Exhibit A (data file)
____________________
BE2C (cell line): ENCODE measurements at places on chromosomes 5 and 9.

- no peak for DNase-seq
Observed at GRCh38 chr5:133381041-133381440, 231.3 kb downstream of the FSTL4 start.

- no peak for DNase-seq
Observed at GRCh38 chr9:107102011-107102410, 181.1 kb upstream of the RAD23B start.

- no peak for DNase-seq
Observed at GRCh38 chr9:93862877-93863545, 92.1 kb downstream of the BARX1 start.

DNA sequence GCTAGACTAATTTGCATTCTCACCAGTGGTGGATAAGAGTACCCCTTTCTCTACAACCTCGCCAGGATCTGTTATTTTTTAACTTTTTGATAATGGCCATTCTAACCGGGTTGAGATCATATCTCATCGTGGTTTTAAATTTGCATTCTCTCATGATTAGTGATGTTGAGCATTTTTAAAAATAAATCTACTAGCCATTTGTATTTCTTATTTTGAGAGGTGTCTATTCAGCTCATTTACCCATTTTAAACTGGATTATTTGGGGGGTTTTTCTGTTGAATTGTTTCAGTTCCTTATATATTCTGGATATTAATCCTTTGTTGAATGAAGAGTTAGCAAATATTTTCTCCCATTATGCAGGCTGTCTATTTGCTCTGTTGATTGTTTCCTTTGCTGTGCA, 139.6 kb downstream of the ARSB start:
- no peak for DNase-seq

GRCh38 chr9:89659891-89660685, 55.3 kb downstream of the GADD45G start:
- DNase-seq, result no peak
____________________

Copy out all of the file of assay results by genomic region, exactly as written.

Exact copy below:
BE2C (cell line): ENCODE measurements at places on chromosomes 5 and 9.

- no peak for DNase-seq
Observed at GRCh38 chr5:133381041-133381440, 231.3 kb downstream of the FSTL4 start.

- no peak for DNase-seq
Observed at GRCh38 chr9:107102011-107102410, 181.1 kb upstream of the RAD23B start.

- no peak for DNase-seq
Observed at GRCh38 chr9:93862877-93863545, 92.1 kb downstream of the BARX1 start.

DNA sequence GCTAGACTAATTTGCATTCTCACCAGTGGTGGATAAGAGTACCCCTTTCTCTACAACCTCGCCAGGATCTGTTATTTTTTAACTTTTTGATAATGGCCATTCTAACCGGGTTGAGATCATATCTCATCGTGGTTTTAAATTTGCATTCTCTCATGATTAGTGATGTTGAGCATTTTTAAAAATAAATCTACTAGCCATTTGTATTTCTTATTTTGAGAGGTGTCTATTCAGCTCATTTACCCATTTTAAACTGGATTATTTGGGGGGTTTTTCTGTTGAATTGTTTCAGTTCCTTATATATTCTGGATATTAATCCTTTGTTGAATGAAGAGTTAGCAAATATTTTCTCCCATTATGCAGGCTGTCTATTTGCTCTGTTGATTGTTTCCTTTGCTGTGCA, 139.6 kb downstream of the ARSB start:
- no peak for DNase-seq

GRCh38 chr9:89659891-89660685, 55.3 kb downstream of the GADD45G start:
- DNase-seq, result no peak